Monday, August 8, 2022

What we know about 2 new Omicron subtypes: BA.4, BA.5 in Canada – National | Nation World News

The World Health Organization (WHO) is closely monitoring two new COVID-19 subvariants of Omicron, the highly infectious variant of the concern that is now dominant around the world.

Since January, more than 300 cases of BA.4 and BA.5 sub-lineages have been reported in several countries, according to data from cov-lineages.org. Most of these cases have been found in South Africa.

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As of May 3, Canada had detected three cases – two of BA.4 and one of BA.5, the Public Health Agency of Canada (PHAC) told Global News on Friday.

“With all new sub-lines of COVID-19, scientists from the Public Health Agency of Canada (PHAC), along with national and international experts, are actively monitoring and evaluating the BA.4 and BA.5 sub-lineages. Huh. associated study,” PHAC spokeswoman Anne Janier said in an emailed statement.

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WHO began tracking BA.4 and BA.5 in mid-April. They are in addition to the previously discovered subvariants BA.1 and BA.2, the latter of which dominates the global spread of COVID-19.

As part of their evolution, all viruses mutate over time and have subtypes that have a different genetic makeup than the original version but have a common origin.

The WHO states that BA.4 and BA.5 have acquired some additional mutations that may affect their characteristics.

Here’s what we know so far about these subvariants.

Are BA.4, BA.5 more transferable?

According to the WHO, BA.4 and BA.5 are increasing new COVID-19 cases in South Africa.

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Last week, more than 32,000 new infections were reported in the country, representing an increase of 67 percent from a week earlier, the weekly WHO update published on May 4 showed.

WHO told Global News that data from South Africa showed that BA.4 and BA.5 have a growth advantage over other sub-lineages of Omicron.

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Because of the additional mutations, BA.4 and BA.5 are about 10 percent more transmissible than BA.2, said Dr. Donald Vinh, an infectious disease specialist and medical microbiologist at McGill University Health Center (MUHC).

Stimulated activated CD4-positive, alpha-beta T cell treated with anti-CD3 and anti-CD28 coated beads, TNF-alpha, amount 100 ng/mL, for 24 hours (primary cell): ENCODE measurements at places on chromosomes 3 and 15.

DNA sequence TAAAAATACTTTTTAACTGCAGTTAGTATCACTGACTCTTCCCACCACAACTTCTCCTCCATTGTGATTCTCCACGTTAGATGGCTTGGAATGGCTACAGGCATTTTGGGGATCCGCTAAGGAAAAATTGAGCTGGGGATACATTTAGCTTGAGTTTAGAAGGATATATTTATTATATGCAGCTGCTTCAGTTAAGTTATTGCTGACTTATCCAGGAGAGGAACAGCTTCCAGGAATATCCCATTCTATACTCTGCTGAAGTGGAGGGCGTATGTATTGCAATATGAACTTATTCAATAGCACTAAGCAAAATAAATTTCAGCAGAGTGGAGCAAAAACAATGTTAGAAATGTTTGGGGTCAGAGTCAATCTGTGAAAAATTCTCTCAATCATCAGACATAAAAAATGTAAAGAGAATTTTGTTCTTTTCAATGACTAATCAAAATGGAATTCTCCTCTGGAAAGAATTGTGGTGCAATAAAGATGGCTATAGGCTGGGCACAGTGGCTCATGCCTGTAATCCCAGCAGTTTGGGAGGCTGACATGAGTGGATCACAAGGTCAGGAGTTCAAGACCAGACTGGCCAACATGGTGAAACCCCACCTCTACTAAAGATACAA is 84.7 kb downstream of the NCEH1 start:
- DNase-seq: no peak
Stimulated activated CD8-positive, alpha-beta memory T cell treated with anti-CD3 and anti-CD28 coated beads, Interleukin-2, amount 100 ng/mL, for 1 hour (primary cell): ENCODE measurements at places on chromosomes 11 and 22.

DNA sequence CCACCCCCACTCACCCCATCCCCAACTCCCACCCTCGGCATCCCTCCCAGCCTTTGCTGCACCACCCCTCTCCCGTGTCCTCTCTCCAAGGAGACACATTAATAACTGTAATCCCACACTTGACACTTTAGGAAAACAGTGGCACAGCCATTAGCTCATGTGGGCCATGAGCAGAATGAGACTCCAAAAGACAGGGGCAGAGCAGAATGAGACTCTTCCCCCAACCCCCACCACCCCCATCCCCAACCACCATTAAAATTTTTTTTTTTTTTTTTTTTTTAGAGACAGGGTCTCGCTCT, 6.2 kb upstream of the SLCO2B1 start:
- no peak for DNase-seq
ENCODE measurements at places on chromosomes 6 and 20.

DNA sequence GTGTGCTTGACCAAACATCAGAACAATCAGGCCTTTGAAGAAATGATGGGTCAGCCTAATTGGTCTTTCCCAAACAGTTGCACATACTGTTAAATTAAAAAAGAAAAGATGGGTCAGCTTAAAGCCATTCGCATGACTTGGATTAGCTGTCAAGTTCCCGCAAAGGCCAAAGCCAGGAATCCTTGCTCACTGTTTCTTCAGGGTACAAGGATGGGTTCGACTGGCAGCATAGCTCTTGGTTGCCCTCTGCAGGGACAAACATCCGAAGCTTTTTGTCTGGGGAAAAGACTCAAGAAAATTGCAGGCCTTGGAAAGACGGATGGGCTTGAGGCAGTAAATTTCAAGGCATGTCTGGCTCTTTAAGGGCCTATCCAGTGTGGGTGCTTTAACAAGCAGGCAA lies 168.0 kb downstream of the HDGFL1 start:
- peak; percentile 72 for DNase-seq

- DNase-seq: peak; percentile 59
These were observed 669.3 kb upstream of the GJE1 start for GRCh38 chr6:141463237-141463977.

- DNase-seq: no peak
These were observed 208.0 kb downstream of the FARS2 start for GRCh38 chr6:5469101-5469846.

“The only way the virus can mutate and propagate is if it is transmitted within the community,” he said.

“Therefore, the logical and scientific solution is to reduce community transmission by any and all necessary means,” Vinh said, urging indoor masking to avoid crowded areas, ventilation and vaccination.


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The United Nations health agency said in its weekly update that the number of cases globally and the number of countries detecting these subvariants is increasing.

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As more cases are reported, experts say it is only a matter of time before they will replace previous strains and begin to dominate.

“I think of course they will take over because we see they start to grow in South Africa, and when you see they (cases) start to grow, that means they are taking over the last one ,” said Dr. Horacio Bach, an infectious disease specialist at the University of British Columbia.

How will BA.4 affect BA.5 hospitalization?

Scientists are trying to determine whether BA.4 and BA.5 can cause more severe illness in infected people and increase hospitalizations.

Several studies are also underway that are looking at disease severity in the laboratory.

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WHO Director-General Dr. Tedros Adhanom Ghebreyesus said during a virtual news conference, “It is too soon to know whether these new subvariants can cause more severe disease than other omicron subvariants, but early data suggests that vaccination remains protective against serious illness and death.” Conference on 4th May